It’s #MuseumWeek and today’s hashtag is #InspirationMW so we’ll be reviewing a few of the fashion exhibitions currently running in London and across the UK – all sharing a similar story for their historical inspiration. One we’re particularly fascinated by is The Imperial War Museum’s ‘Fashion on the Ration: 1940’s Street Style’, which explores how fashion not only survived, but actually flourished during the strict rules and rationing of 1940’s Britain, as it provides an insight into how women managed to stay stylish under such tough conditions.
Historian and curator of the event Laura Clouting, said “Wedding dresses and bridesmaids dresses made from parachute silk became quite popular as well when that material became surplus as well. So, Make-do and Mend [a government campaign] really saw a burst of creativity, but it’s important to remember that this was necessary. This was a vital part of wartime life. You could not buy clothes in the way that perhaps some people with more money had been used to before the war. It was vital to look after your clothing,”
The exhibition highlights how the creativity and innovation that came with the war, impacted fashion and can still be seen upon British style today.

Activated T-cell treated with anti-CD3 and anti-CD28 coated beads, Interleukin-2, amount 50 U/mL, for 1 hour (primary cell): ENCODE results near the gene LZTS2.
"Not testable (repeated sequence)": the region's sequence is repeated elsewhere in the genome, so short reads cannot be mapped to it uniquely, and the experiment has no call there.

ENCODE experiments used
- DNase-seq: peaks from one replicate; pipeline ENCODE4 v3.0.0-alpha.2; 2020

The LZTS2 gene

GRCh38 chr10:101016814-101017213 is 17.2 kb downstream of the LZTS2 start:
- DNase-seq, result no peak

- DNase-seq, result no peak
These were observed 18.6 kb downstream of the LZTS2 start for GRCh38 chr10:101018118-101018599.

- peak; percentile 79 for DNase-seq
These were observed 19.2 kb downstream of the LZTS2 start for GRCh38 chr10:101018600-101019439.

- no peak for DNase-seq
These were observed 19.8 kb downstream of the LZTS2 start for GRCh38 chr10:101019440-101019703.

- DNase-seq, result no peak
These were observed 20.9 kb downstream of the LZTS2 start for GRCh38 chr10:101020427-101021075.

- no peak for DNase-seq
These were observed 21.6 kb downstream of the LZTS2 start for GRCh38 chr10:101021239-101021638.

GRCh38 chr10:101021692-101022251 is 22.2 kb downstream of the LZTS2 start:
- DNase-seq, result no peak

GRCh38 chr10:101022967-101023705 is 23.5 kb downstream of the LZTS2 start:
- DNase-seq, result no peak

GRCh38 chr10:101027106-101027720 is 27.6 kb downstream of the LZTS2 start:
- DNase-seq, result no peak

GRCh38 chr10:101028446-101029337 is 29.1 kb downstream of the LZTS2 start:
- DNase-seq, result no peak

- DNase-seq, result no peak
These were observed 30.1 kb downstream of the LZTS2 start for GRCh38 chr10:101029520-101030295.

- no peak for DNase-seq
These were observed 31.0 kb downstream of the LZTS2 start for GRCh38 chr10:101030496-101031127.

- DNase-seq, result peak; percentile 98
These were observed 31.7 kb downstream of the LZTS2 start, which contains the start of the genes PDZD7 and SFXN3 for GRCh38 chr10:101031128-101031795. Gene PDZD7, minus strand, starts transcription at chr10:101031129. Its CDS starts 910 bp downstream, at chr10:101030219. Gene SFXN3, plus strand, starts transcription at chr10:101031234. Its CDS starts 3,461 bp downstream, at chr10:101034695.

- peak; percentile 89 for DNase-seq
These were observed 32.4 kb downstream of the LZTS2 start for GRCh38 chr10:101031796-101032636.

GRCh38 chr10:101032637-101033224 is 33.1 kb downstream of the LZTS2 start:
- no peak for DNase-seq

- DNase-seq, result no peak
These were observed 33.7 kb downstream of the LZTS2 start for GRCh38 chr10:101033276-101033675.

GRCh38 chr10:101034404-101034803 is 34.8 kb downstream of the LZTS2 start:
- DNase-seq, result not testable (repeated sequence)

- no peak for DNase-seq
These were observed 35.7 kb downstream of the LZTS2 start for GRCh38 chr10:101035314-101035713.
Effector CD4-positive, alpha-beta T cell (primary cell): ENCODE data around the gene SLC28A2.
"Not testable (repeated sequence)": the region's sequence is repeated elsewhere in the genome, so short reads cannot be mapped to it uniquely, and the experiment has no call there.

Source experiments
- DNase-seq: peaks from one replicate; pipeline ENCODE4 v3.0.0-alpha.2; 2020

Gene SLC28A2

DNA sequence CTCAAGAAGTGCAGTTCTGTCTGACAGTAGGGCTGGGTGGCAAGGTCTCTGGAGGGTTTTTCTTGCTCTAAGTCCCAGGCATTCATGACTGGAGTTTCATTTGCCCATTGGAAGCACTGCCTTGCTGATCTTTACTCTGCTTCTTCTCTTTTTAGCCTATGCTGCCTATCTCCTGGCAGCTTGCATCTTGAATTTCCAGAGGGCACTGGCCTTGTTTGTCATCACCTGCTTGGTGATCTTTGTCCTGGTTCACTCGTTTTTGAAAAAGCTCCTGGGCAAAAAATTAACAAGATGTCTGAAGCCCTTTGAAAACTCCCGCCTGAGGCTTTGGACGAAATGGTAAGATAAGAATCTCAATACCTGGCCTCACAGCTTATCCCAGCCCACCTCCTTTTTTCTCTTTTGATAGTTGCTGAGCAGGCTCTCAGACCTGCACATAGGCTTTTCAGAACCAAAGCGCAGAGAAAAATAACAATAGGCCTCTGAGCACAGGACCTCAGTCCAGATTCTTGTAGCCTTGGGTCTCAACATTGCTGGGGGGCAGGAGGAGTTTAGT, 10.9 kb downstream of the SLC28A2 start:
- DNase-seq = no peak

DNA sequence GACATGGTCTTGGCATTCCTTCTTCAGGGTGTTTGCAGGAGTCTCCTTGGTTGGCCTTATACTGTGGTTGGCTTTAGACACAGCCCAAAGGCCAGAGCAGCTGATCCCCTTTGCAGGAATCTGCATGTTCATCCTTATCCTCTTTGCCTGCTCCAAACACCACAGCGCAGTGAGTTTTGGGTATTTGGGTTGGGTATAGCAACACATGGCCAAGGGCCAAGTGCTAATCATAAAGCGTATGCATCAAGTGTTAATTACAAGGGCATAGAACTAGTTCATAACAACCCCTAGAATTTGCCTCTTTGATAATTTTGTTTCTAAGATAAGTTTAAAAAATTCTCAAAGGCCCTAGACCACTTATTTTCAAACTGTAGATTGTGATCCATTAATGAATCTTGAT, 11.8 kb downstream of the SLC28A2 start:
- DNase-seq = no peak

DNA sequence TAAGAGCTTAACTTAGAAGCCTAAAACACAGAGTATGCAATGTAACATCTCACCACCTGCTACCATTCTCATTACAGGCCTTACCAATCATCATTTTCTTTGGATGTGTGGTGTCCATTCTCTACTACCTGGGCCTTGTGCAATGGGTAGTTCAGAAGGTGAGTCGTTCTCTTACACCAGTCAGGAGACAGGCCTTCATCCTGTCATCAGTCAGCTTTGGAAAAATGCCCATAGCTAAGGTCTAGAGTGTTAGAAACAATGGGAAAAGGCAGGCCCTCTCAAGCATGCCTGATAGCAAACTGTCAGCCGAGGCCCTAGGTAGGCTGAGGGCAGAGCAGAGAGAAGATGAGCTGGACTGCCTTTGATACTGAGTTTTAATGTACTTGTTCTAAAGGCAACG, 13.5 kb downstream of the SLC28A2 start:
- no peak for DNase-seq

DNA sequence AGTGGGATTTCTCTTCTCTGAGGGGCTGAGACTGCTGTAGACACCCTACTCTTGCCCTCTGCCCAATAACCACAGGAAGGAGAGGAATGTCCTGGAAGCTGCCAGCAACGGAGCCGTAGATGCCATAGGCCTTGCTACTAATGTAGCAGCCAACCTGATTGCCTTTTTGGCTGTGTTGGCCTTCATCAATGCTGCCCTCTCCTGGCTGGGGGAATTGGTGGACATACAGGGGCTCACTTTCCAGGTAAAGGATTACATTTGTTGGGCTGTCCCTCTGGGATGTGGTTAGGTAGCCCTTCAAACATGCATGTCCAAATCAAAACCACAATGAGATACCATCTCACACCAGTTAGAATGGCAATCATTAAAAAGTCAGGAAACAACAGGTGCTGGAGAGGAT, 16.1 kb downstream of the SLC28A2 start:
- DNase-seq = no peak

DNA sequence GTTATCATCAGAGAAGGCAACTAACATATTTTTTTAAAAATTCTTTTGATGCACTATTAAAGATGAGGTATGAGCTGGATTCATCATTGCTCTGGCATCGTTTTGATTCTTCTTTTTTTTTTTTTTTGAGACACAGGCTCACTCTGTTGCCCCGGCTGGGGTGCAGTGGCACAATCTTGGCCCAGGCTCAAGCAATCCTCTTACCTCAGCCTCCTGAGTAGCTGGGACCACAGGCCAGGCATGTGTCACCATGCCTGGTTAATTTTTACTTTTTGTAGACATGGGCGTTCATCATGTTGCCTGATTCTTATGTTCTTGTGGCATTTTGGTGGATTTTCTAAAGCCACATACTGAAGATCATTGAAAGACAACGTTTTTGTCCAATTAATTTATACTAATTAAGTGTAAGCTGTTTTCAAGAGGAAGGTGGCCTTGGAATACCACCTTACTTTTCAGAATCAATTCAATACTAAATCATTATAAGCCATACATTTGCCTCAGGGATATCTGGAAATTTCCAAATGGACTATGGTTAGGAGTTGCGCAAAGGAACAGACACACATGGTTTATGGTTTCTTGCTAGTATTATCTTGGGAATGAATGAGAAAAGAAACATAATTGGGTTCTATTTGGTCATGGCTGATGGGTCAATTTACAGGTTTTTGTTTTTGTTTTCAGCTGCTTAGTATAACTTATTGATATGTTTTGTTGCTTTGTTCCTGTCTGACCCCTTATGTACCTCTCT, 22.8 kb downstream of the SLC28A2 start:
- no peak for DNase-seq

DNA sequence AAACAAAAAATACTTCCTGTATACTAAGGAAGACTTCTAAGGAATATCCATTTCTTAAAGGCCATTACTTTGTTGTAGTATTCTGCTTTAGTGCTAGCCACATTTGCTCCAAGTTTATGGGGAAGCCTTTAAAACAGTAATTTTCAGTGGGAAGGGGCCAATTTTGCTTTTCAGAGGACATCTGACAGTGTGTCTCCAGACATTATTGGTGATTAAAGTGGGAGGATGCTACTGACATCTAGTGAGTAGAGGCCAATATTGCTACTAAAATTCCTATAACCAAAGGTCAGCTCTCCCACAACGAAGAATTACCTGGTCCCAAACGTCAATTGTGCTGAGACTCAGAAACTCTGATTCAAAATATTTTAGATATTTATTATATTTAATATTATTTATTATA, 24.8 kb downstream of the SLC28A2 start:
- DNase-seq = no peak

Speaking of British style leads us nicely on to one of Britain’s most iconic fashion designers, Alexander McQueen whose work is currently on show at ‘Savage Beauty’, at the V&A.
The hidden stories and work behind some of McQueen’s most extraordinary pieces are placed alongside historical objects from V&A’s collections that represent some of the many design traditions that inspired his iconic collection.
And it doesn’t stop there because April will be bringing us Vivienne Westwood’s ‘Cut From The Past’ at Danson House in Kent, exploring the impact of 18th century art on Vivienne Westwood’s designs, bringing together her most innovative work.
We hope we have inspired you to see what’s on at your local museums and galleries and if you are in London or planning to visit the V&A, book in advance as the show is incredibly popular.